The Convergence of Operational and Internet Technology
The entire industry is concerned about the increasing amount of cyberattacks. A contributing factor is that the threat’s targeted surface area footprint continues to expand, with innovative technologies escalating quickly in the IT industry. It is not surprising that larger organizations are suffering data breaches because of emerging technologies like the Internet of Things (IoT) growing as a necessary and functional part of Industrial Technology.
For a long time, IT and Operational Technology (OT) have functioned separately without having to be dependent on each other. A world of possibilities and capabilities as vast as we can imagine now surround us are is only conceivable through new industrial facilities relying on integrated IT and OT. In the past, OT only included hardware and software used to regulate and operate equipment utilized in Critical Infrastructure comprising Industrial Control Systems (ICS). Initially, the OT did not require cybersecurity as it was mostly disconnected and free from the internet, keeping it safe from the outside world’s threats.
Physical security was once the primary form of security in the industries. However, soon OT started converging with IT, even becoming dependent on it, and then the manufacturing industry integrated IoT into the process. But the confluence of all these technologies without solid security starts to look like a suicide squad. With IIoT (Industrial Internet-of-Things) implementation, all the instruments, devices, sensors, etc., in use with IT/OT are vulnerable to severe cyberattacks on power grids affecting energy supplies, water supplies, food processing units, etc.
In comparison, the security industry has evolved by developing technologies like remote backups, hardware firewalls, and intrusion detection systems. Still, unfortunately, many IIoT devices are distributed with their default username/password combinations easily discoverable by the threat actors and displayed on dark web hacking forums where attacks are planned and coordinated. Threat actors have unconventional objectives when picking an enterprise to target. They are often motivated by the idea of having financial gain, for a political cause, or even with a military intent. These attacks could be state-sponsored (check out our blog on nation states and cybercrime) or come from industry competitors, ex-employees with malicious goals, or even hacktivists.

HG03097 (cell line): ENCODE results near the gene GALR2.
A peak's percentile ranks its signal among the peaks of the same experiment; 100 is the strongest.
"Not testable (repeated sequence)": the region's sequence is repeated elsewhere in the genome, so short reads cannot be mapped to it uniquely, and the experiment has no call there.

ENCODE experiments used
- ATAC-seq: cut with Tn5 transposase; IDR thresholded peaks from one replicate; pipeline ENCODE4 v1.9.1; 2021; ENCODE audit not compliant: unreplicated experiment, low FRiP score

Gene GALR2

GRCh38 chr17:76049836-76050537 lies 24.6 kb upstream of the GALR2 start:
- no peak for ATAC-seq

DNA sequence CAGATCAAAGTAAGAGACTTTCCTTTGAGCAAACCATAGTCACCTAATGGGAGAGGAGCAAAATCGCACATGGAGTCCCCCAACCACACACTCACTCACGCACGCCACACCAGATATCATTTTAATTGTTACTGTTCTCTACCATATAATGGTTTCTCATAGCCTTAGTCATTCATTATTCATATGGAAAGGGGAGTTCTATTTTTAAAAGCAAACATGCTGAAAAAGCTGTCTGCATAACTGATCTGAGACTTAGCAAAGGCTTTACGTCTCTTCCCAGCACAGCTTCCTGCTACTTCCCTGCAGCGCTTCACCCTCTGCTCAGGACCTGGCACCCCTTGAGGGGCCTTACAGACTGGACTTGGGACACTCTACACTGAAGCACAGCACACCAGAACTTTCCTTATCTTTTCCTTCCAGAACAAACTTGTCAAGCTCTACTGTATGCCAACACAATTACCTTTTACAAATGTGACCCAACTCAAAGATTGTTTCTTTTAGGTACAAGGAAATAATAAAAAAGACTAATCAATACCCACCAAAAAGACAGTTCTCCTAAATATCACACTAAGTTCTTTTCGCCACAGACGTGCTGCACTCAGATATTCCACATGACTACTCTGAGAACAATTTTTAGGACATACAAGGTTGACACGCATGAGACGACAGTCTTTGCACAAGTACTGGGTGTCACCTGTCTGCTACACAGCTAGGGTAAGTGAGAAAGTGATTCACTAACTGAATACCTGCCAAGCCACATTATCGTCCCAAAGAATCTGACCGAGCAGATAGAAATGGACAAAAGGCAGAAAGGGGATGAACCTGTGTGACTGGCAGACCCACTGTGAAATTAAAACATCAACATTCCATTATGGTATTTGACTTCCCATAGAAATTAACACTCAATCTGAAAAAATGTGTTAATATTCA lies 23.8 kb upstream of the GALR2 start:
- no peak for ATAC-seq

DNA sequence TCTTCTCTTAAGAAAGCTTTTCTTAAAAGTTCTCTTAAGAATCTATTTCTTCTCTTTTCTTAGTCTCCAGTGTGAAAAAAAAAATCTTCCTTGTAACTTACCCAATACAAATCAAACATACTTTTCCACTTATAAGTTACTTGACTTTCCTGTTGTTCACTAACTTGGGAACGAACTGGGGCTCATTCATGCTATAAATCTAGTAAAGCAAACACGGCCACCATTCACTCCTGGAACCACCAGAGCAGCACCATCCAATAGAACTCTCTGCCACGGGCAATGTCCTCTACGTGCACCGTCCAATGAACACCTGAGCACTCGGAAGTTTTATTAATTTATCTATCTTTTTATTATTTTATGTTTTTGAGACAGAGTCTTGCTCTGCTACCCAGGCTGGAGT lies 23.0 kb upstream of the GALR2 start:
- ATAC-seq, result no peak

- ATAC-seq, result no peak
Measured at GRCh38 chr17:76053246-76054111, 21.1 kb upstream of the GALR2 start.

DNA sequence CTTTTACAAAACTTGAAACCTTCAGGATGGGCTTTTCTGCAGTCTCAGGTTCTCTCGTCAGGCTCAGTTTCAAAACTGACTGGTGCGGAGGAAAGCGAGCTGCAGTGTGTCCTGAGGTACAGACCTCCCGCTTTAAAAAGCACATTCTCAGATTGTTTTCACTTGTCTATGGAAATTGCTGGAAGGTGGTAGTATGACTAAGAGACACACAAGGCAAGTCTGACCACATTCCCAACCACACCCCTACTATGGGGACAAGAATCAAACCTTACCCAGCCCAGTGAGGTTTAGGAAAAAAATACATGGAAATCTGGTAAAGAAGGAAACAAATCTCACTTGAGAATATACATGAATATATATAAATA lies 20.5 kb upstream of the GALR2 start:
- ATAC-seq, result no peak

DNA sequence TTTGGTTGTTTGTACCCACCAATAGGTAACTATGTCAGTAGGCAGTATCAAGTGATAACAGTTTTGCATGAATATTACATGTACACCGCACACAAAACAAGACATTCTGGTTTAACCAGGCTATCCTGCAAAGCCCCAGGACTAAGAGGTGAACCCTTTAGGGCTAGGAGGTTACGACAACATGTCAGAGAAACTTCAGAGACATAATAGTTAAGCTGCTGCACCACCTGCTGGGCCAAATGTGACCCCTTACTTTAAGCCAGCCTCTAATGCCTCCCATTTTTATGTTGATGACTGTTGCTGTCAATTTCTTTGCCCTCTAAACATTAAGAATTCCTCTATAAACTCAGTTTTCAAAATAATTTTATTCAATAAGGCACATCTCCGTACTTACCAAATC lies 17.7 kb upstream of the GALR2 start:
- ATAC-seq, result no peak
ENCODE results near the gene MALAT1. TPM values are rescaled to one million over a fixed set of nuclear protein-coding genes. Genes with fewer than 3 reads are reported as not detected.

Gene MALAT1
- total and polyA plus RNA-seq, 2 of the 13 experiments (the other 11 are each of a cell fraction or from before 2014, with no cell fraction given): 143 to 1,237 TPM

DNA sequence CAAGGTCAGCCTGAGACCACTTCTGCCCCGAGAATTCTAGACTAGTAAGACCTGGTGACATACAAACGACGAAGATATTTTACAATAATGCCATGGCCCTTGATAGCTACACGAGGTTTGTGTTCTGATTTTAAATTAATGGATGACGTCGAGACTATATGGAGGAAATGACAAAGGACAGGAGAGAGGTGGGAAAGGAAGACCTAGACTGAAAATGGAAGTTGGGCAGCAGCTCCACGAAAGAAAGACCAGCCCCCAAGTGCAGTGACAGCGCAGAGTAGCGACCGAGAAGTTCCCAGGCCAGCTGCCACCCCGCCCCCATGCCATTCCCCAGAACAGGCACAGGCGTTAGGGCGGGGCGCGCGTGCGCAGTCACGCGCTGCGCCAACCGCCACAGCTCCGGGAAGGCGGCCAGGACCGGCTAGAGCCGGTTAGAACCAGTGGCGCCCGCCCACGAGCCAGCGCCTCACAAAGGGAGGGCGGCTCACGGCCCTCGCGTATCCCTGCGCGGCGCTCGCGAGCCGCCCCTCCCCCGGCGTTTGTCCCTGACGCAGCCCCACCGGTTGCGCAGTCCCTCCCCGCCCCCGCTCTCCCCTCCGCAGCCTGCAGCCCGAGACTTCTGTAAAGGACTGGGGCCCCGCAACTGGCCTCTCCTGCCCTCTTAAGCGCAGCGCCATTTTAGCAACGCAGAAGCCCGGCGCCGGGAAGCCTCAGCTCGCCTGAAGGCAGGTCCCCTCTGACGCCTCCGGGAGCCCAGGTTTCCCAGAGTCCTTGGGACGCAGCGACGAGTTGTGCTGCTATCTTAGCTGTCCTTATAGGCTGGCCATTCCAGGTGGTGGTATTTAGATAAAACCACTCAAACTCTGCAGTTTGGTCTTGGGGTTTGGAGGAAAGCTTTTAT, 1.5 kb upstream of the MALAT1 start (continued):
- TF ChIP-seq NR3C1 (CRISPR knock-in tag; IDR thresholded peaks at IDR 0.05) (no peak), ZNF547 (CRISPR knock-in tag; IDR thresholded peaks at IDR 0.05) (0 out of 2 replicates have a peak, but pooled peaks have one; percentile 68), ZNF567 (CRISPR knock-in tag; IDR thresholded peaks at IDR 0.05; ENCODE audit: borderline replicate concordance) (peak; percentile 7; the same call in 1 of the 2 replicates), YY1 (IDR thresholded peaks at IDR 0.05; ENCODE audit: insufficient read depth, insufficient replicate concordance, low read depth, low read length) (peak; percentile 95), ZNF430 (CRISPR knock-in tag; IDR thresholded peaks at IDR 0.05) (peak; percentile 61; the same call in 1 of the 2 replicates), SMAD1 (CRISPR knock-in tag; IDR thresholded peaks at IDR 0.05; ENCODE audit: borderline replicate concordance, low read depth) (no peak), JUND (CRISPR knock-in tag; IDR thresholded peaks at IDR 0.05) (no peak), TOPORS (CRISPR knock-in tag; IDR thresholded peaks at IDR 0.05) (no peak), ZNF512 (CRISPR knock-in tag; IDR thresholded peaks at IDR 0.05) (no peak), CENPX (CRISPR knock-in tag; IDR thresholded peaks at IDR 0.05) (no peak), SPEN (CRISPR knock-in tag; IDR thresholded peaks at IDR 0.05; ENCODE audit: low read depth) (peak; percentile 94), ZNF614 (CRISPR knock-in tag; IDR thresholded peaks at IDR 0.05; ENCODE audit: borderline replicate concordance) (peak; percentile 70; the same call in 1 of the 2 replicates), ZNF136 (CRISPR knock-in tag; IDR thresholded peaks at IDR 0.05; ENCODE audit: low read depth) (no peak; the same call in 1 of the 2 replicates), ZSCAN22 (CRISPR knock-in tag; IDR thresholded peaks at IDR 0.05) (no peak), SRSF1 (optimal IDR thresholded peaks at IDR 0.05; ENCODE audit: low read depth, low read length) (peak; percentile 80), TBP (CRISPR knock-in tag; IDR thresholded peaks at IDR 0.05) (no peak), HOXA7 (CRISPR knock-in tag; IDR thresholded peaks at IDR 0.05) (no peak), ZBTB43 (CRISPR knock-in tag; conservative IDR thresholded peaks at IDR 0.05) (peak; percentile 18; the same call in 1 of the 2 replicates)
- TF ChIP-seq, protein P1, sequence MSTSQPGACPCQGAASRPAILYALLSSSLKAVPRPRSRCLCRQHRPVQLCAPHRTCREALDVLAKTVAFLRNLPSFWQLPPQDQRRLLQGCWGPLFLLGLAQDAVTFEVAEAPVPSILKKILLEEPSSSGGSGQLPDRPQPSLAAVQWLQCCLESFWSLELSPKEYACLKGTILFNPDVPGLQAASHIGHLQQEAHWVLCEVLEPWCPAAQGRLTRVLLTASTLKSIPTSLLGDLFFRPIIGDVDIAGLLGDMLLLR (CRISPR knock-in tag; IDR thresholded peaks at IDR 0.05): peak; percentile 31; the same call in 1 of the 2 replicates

The cyber-smart attackers with sophisticated attacking skills can target industrial staff with phishing attacks that include malicious attachments allowing them to gain network access using a Remote Access Tool (RAT) malware. The RAT could be used for harvesting credentials to gain access to the ICS. This way, the attacker gets to plant a ransomware attack, encrypt all the essential data, and demand a hefty ransom. The ransomware can erase the infected hard drives and BIOS firmware, leading the industry to stop its operations. Such attacks could take months to replace and reprogram affected control systems.
The world saw the Supervisory Control and Data Acquisition (SCADA) system that Stuxnet had targeted was running an unpatched and outdated software for years. Even today, many OT devices are still running on software that has not been updated, and even their patches are outdated by ten years. Furthermore, specific devices have customized features developed by engineers in an exclusive manner that may appear obscure to engineers today but are wide open for attack.